What's The Difference Between Quartz and Quartzite Countertops?

Two of the most popular choices for countertops today are quartz and quartzite. Learn how they are different.

Today, you have a tremendous choice when it comes to kitchen countertop materials. From natural stone like granite and marble to the rainbow of colors found in solid surface countertops, or stainless steel and beautiful woods like bamboo and butcher block, there are materials to fit every taste and décor.

If you're researching countertops, you're probably seeing quartz and quartzite countertops popping up on sites like Pinterest and Houzz. They've become favorites for both designers and homeowners in recent years. While you may believe that they are the same material, they are actually completely different, offering a difference in look, durability, care and price that you should be aware of before making a final decision.

Let's explore the differences, pros, and cons of each of these materials so you can make a more informed decision for your own home and needs.

The Differences Between Quartz and Quartzite

Both quartz and quartzite offer different strengths and weaknesses. Quartz is often referred to as a “man-made” or engineered material. It's fabricated from natural silicon dioxide and synthetic materials like resin and coloring. About 93% of the material is natural loose quartz with the remainder being binding agents and pigment. It's the formed or molded into slabs that are ready to be cut into countertops.

Like marble, quartzite is a naturally occurring metamorphic rock. It's created when sandstone is subjected to extreme heat and pressure within the Earth's crust. The stone is mined, sawed into slabs, custom cut into countertops and then polished and sealed for beauty and durability. Quartzite is harder than granite, naturally strong, hard to stain and resists heat.

Both materials offer differences when it comes to appearance, durability and maintenance requirements.

Countertop appearance and durability

Beauty is in the eye of the beholder and both of these materials are beautiful in their own way.

Quartzite is a natural stone so no two slabs are going to be exactly alike. Typically found in whites and grays, the color can vary depending upon the mineral composition of the individual slab. Pink and red hues are the result of iron oxides in the stone, with yellows, blues, greens and oranges being the result of other minerals present. Regardless of the color, quartzite features streaking or veining caused by the varying pressure during its formation. Quartzite is harder than granite so it is durable and resists heat. But because it is stone, quartzite can chip and scratch, so care needs to be taken when cutting on the surface.

Because quartz is an engineered product, it is available in any color to fit your décor. It is engineered and formulated to give the appearance of natural stone, but is composed of plastic resins along with natural materials. As a result, it can be prone to melting at temperatures over 300 degrees so you'll need to use trivets before placing hot pots or pans on the surface. While quartz is a hard surface, it's not quite as hard as quartzite and is less prone to chipping and denting. Quartz can also scratch so you will need to be careful when cutting on your countertop.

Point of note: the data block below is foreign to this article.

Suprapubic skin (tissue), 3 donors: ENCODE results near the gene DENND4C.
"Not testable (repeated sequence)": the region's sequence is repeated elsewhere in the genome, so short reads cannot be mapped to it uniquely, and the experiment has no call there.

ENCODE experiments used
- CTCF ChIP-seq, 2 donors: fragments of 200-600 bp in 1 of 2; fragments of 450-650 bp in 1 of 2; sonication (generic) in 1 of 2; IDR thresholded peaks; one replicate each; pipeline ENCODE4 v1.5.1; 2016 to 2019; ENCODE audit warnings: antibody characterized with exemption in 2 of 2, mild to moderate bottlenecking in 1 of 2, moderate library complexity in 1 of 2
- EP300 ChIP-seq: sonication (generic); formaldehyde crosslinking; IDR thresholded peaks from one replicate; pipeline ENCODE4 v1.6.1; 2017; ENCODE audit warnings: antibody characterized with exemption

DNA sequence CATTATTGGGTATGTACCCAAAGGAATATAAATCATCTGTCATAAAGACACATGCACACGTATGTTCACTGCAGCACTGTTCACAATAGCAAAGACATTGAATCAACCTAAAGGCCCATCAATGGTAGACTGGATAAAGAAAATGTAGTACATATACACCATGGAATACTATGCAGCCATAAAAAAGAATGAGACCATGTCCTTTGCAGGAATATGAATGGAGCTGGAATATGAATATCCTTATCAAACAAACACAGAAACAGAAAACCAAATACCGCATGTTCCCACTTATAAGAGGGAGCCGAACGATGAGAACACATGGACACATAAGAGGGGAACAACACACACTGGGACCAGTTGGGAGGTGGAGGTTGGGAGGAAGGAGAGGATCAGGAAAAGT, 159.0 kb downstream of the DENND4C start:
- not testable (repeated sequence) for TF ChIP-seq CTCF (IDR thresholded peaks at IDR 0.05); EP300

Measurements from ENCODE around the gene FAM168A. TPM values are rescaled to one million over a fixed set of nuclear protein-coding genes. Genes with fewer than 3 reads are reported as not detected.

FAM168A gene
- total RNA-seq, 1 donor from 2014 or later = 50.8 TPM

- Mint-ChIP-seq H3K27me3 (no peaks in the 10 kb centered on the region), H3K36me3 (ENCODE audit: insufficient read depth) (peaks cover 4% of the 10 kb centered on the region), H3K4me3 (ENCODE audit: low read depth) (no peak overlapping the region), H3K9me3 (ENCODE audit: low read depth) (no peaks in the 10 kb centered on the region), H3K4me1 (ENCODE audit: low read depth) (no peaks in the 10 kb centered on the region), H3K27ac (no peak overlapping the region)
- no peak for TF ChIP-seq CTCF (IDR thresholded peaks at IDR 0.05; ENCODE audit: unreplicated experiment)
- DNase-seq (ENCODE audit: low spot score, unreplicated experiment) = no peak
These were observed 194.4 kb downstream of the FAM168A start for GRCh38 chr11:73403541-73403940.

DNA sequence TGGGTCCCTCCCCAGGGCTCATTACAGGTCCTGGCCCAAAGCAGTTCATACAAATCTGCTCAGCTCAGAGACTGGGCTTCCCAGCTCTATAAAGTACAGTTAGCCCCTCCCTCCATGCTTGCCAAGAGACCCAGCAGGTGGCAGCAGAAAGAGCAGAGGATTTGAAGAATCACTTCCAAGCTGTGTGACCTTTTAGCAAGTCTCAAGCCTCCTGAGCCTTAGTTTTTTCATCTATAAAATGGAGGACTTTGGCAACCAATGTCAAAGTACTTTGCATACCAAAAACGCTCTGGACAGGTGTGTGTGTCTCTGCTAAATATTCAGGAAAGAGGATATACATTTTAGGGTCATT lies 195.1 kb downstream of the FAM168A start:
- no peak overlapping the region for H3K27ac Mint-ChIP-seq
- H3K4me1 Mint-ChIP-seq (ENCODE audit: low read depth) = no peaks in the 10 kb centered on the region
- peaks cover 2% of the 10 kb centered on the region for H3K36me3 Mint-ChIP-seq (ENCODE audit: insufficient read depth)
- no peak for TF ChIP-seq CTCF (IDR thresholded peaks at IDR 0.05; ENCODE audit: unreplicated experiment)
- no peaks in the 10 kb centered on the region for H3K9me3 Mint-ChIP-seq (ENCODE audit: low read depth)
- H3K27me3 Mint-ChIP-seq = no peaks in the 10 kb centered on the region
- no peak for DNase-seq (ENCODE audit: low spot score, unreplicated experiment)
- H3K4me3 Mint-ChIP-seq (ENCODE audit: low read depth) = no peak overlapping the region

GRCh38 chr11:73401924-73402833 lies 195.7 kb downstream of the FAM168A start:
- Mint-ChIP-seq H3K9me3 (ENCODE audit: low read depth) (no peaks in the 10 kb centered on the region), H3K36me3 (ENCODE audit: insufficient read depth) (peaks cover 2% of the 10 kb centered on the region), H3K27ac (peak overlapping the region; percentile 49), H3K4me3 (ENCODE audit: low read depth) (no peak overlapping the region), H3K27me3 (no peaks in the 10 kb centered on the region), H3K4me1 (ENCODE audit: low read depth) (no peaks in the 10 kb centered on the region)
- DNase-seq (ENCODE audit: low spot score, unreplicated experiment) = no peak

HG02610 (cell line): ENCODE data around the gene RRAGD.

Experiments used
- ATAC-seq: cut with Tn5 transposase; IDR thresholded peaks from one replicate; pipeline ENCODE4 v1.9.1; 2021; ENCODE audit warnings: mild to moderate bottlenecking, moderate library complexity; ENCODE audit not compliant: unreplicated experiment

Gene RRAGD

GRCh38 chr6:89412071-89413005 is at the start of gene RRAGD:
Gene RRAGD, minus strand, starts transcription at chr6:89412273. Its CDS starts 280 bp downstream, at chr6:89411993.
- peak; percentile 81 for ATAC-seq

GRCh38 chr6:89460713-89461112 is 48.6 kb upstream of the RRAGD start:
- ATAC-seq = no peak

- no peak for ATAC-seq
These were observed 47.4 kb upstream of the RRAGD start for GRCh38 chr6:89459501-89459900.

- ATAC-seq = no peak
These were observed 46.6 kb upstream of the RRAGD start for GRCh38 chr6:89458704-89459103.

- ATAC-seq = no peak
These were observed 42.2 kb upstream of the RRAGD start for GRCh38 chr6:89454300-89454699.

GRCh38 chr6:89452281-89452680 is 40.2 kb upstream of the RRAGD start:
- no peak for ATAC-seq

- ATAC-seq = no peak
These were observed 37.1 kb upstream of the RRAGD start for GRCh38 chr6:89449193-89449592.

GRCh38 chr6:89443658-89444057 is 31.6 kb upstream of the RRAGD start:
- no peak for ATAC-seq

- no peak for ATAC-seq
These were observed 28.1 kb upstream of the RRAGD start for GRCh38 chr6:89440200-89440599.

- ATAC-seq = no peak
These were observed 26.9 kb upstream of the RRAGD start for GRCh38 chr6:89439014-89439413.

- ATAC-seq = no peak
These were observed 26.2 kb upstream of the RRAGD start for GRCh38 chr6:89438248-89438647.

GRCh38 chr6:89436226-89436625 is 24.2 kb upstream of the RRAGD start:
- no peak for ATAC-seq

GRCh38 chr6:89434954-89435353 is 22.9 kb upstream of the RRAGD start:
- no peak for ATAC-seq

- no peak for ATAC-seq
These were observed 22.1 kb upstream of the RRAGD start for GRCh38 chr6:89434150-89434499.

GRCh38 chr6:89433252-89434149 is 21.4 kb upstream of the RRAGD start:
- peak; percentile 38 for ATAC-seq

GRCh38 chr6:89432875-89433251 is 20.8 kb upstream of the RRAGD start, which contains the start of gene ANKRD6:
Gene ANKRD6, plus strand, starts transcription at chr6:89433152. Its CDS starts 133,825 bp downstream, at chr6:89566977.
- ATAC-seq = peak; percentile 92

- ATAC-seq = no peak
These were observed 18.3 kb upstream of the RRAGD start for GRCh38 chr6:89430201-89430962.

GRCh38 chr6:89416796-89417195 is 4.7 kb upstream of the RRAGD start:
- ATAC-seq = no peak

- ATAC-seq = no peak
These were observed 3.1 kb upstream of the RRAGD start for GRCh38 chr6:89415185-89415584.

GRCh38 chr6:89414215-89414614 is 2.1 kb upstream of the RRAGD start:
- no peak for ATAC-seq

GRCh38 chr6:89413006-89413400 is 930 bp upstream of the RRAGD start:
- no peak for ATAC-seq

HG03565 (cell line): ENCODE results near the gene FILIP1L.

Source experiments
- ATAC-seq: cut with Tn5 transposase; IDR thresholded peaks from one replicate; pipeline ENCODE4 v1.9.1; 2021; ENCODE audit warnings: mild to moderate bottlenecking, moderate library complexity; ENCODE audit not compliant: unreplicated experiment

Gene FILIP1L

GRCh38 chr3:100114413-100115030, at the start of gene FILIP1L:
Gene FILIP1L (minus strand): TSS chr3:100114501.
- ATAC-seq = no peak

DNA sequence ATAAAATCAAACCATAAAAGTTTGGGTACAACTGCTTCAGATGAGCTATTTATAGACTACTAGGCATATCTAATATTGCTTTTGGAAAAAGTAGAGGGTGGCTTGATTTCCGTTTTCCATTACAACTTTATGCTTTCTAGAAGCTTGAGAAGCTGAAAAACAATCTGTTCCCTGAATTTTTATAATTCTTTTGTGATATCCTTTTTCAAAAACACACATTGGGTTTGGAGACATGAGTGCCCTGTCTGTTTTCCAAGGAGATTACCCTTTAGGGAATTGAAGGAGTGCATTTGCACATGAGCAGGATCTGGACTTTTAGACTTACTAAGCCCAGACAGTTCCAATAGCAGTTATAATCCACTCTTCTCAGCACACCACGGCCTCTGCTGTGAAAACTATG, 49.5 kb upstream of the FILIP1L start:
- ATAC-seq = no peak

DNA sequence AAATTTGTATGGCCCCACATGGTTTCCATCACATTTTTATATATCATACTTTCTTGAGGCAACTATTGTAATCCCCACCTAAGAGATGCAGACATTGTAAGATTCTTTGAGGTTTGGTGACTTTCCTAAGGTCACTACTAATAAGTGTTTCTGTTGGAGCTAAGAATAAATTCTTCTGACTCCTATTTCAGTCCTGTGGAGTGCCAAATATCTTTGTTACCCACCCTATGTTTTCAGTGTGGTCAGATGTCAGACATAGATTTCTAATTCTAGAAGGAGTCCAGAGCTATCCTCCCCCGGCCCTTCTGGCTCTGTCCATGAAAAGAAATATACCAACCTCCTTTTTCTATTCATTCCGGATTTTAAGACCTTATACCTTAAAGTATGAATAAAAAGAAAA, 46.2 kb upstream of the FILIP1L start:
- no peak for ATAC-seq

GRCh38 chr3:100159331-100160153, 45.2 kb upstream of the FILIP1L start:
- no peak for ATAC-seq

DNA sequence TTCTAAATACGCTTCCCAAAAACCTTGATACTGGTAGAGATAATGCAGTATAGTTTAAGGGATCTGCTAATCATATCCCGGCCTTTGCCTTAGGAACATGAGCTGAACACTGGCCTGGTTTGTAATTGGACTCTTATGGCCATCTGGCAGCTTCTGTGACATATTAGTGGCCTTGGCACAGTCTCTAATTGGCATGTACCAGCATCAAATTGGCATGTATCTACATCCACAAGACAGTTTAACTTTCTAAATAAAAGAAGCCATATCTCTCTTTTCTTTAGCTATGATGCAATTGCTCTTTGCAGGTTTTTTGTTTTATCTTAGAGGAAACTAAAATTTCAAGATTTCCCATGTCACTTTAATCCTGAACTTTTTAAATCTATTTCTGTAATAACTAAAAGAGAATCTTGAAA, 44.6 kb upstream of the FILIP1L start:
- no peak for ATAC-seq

If you are looking for a naturally beautiful material consider quartzite. If you are more interested in designer colors quartz offers you the rainbow!

Maintenance of quartz and quartzite

Because it's an engineered product, quartz is nonporous and requires very little maintenance. It wipes clean with a damp cloth. Abrasive cleaners should be avoided as they can scratch the surface. Ease of maintenance and the wide variety of custom colors are the two main advantages offered by quartz over quartzite.

Quartzite does require a little more TLC. In order to truly resist staining, it must be sealed before use and resealed a couple of times a year. This is true of all natural stone surfaces including granite and marble. If it's properly sealed, quartzite is easy to keep clean. No matter what surface you choose, the best option is to clean it with products specifically designed for that surface.

Quartz and Quartzite are great options for your kitchen countertops. Both are priced in a similar range, but if the job is complicated, quartzite will cost more. Quartz can be poured into a mold in virtually any shape, while quartzite must be skillfully cut using diamond blades and takes time to properly prepare. Speak with your designer or contractor to understand your options and what surface may be the best choice for your lifestyle. But rest assured, whichever material you choose, your kitchen will look elegant and luxurious for many years to come!

About Toulmin Kitchen & Bath Design - We're West Alabama's award-winning, premier kitchen and bath showroom. We're experts who are known for a design-build process that makes the construction process stress-free. Contact us to schedule an appointment for a design consultation.